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Rural Paradise


From left, Fran Dunford, mother, Darlene Caple, and sister Belinda Minatree with the rare Grewia or Star Flower.

Darlene and Russell Caple have enjoyed their four acre homestead, part of a family compound, for most of their 28 years of marriage. At first they lived there in a trailer, later built their house, and recently added a pool and spa.

Darlene and her mother both worked in the family's nurseries for many years, but pulling plants and driving the delivery truck was not like raising the plants to maturity that she has been enjoying since she retired.

"I like unusual plants," she says, "and plants that are marked down and need a home." Much of her collection comes from her sharp shopping.

"I got that Australian tree fern about two years ago for $3. It was in a large pot but all brown. You don't want to let those dry out." Now it is four feet high and wide and thriving.

A nuseryman in Plant City was giving away white wisteria plants because, he said, "They won't bloom here." Darlene's is blooming now.

"It is a grafted plant and took three years or more to bloom, but it was worth the wait. The buds are pink, but the fragrant flowers open white." She also rescues dogs and birds and her dogs enjoy the freedom of the front pasture.

There are long stretches of fences for vines, one of which is covered with a species of passionflower that has beautiful lavender flowers and much fruit that turns purple and falls to the ground when ripe. "I just cut them in half and scoop out the fruit with a spoon," she says. Some varieties need hand pollination (hers does not) and all are rampant growers.

A bush she got last summer was marked "Forsythia". This spring the branches were covered with yellow flowers before the leaves appeared. "It didn't mind the winter at all," she says. Of course not. I recognized the leaves. It really is the one we grew up north with the golden flowers that were a harbringer of spring to the winter weary. The Caples are Florida natives who can only imagine what forsythia in bloom meant to the winter weary northerners. I had no idea this would grow here. Whoopee! We may have to go north to find plants or bring home cuttings from our travels. She thinks she got hers at a Home Depot.


This staghorn was given to the Caples by Russell's grandfather 26 years ago. One year it won first prize and the Award of Merit at the Strawberry Festival. They cover it on frosty nights. That is new growth at the top.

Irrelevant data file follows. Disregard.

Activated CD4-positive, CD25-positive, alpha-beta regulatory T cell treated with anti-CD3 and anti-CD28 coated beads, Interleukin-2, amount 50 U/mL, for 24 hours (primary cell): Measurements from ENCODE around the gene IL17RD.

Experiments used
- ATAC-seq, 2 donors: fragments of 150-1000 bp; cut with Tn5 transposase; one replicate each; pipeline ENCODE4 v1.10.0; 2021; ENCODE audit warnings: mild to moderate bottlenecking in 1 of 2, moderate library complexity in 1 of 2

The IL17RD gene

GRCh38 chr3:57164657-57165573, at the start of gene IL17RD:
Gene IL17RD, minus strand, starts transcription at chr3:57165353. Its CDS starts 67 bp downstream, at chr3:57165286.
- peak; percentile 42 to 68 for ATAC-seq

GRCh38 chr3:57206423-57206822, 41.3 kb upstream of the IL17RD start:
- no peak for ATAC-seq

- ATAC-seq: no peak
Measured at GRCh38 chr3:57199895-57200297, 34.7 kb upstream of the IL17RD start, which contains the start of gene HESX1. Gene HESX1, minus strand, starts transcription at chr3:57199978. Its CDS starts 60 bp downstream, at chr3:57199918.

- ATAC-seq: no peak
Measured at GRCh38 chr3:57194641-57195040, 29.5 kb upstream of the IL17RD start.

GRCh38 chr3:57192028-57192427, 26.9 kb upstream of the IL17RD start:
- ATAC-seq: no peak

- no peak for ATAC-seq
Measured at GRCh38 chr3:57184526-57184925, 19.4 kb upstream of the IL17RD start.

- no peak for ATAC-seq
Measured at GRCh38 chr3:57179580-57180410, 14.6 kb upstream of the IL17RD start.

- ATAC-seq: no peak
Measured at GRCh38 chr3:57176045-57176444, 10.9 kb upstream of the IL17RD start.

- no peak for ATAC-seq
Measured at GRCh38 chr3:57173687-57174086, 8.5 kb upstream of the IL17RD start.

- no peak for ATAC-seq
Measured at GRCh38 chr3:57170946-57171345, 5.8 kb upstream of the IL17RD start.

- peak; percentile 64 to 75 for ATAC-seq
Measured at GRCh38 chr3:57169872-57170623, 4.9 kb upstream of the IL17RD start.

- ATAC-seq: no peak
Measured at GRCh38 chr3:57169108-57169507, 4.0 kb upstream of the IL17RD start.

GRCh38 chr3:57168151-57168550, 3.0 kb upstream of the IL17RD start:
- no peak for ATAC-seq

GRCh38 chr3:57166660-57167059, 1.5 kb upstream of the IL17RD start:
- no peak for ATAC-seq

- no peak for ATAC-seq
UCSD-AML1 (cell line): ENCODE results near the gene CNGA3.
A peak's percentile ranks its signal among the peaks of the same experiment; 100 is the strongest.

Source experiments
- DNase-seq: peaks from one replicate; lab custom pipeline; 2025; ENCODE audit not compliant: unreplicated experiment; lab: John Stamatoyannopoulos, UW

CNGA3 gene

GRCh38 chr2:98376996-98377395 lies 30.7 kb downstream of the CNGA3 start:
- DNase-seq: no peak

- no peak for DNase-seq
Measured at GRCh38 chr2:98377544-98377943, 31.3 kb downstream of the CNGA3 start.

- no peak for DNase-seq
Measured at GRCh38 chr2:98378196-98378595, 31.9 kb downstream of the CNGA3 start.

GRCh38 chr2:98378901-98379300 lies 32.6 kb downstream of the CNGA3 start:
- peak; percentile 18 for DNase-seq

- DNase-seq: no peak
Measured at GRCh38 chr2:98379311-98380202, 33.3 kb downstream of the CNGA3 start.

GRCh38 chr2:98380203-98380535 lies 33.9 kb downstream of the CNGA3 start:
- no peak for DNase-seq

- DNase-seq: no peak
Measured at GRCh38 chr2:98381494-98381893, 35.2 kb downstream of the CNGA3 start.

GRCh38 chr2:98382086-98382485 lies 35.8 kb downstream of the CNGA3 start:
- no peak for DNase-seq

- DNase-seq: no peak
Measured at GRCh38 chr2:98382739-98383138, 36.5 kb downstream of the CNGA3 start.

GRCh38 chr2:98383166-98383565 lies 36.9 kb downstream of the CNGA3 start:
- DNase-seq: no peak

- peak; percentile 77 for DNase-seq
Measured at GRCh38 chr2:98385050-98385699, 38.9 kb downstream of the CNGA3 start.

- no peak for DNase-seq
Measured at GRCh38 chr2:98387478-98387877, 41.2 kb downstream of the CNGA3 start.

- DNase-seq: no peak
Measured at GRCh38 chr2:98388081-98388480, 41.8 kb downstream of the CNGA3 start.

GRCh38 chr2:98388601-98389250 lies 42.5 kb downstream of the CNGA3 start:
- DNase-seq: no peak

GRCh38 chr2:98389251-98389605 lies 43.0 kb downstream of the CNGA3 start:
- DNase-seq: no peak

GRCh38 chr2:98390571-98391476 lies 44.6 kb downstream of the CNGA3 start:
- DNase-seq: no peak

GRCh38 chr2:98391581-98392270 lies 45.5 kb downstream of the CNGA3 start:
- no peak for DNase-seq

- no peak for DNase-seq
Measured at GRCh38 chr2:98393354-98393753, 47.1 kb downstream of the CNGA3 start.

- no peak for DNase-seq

One of her favorite plants is an evergreen shrub, Grewia caffra or Star Flower that most of the people at the USF plant sale, myself included, had never seen and neither the experts there nor Darlene herself has been able to propagate by either seeds or cuttings. But she took some cuttings to her husband's uncle, Donny Caple, of Nine Pines nursery, 2007 Cork Road (north off of Thonotosassa Road from Plant City), and he managed to get some started.

We met this talented and dedicated man. His nursery is small and so are his prices. He is there working every day except from 12 to 2 and on Sundays.

Darlene Caple is a plant person who never passes by a nursery or the garden store. Her mother Fran Dunford, who also worked in a nursery for many years, had come to help her. Her sister Belinda Minatree painted several of the statues that decorate the Caple garden and pool area. They make a great team. "When I find a bunch of plants marked down, I call all my friends and tell them," says Caple.

Yet she adds to her collection with discretion and fine designing skills. The entire place has a peaceful, uncrowded feeling that belies the work that has obviously gone into it. Besides the passion flowers, other edibles include Barbados cherries, several kinds of citrus trees, and a mulberry with a beautiful shape.

Caple also raises birds: macaws, conures that she says make excellent pets for less cost, and a blue ringneck parakeet. "They are like potato chips. You can't stop with just one." She brought one of them out to eat mulberries with her, but in fear of a passing hawk, tied the branches to the ground. They remain nicely arched.

On the shed where near where family and visitors park their cars is this collection of teapots, found at flea markets for .25cents to $2.

Her rescued dogs enjoy the freedom of a pasture of their own, with this white wisteria blooming on the fence.

 

 

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